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How does a Program that is already compiled create standalone .exe files without an apparent compiler? Example game making software like GameMaker that lets you create a game, add all the resources, images, scripts etc, and then lets you compile it into an exe file?

One of my theories is that there is already an .exe which is actually a game player and Gamemaker simply copies that exe and then renames it to the game name you've given, and your scripts are converted into opcodes and saved in a separate file, then this renamed .exe accesses the file and executes the opcodes like a virtual machine to play your game.

Another theory would be that the scripts are converted to c++ code by the gamemaker, which the gamemaker then calls the c++ compiler to automatically compile the code into an executable, because I know I can compile some c++ code using windows command line meaning that there is a c++ compiler already included hidden somewhere in windows.

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Generally, you can append data to the end of an executable, and the executable will happily run as though nothing happened.

You can utilize this by having your executable read data from the end backwards, and take action accordingly. This is how self extracting zip files work.

Gamemaker most likely does not build an entire exe from scratch, but instead ships with a runtime and interpreter, which doesn't ever change. On load, the interpreter reads your scripts and resources from the end of the file, then executes them. This is how VB6 applications worked when made into .exes.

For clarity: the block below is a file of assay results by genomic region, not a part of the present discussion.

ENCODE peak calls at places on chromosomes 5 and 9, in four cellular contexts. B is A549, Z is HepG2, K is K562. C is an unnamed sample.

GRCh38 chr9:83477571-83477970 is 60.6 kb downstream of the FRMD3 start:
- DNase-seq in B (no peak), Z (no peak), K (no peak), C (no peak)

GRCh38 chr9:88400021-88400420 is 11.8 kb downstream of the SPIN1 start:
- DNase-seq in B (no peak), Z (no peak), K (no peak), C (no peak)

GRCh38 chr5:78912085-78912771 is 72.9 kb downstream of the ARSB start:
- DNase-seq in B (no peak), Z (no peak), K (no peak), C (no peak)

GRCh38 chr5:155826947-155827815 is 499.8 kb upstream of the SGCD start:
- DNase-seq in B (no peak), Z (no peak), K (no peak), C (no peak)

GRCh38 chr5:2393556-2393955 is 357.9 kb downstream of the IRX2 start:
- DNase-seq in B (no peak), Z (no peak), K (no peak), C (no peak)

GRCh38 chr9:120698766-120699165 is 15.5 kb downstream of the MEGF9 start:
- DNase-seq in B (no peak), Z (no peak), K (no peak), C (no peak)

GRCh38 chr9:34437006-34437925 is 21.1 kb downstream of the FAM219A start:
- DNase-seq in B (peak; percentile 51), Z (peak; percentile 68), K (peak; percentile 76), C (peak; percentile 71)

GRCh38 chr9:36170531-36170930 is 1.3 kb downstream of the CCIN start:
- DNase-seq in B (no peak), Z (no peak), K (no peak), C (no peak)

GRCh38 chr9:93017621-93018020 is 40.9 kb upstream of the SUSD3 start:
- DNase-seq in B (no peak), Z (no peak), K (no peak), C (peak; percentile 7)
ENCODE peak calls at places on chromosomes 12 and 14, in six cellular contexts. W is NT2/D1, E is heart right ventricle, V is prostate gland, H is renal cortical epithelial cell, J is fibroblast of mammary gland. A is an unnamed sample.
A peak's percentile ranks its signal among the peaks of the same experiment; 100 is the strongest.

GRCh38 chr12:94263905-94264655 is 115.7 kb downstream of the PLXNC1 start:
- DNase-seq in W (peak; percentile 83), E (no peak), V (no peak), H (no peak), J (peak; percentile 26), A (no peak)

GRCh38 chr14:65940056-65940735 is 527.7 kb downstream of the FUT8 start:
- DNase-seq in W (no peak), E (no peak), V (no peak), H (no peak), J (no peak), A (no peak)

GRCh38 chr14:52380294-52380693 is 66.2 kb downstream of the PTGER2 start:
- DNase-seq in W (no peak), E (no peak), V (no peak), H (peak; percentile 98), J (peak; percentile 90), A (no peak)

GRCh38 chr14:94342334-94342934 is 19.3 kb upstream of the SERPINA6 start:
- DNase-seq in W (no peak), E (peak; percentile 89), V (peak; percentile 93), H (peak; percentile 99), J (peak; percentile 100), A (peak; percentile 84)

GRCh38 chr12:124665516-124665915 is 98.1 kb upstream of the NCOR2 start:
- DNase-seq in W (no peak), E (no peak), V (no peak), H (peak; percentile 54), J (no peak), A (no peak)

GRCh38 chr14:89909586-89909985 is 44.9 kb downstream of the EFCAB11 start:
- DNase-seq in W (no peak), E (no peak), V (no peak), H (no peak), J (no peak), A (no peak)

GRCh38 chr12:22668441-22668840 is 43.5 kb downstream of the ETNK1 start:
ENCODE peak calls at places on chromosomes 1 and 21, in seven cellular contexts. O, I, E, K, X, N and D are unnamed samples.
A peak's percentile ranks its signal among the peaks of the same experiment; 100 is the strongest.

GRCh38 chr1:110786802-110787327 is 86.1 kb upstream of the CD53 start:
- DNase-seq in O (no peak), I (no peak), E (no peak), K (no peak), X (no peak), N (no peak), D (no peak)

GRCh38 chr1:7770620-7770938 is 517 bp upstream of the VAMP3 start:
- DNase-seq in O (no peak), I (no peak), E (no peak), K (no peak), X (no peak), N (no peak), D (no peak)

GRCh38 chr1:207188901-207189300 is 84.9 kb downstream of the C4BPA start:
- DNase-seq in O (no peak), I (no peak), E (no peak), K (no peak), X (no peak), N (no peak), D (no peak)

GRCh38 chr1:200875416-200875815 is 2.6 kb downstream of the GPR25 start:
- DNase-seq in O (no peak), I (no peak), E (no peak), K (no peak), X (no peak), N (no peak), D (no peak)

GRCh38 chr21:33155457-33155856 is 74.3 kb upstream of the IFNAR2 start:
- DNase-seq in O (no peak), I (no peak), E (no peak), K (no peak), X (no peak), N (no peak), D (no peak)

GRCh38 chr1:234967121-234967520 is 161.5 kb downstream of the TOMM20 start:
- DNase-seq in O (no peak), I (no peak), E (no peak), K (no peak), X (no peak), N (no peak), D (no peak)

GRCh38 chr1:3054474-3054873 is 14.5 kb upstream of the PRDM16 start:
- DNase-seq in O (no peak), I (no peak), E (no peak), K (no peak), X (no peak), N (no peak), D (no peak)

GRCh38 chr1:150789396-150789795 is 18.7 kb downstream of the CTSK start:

It's quite possible that you can open your exe in a program like 7z and see all your files packaged in there.

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Well, how does your compiler do it?

After all, a compiler is an already compiled program that generates executibles. It takes some input - source code, game maker data, some diagram, whatever - and spits out some alternative form of that input. It can be an exe, but doesn’t need to be, the concepts are the same.

I am not familiar with gamemaker internals, but if I had to guess it likely behaves like your first theory. It has some well known scaffolding code that starts up, loads the game data (likely embedded in the exe) into some internal representation, and then runs it.

The gamemaker app is just a UI to define that internal representation and enough knowledge to write it to disk alongside executable bits that know how to process it.

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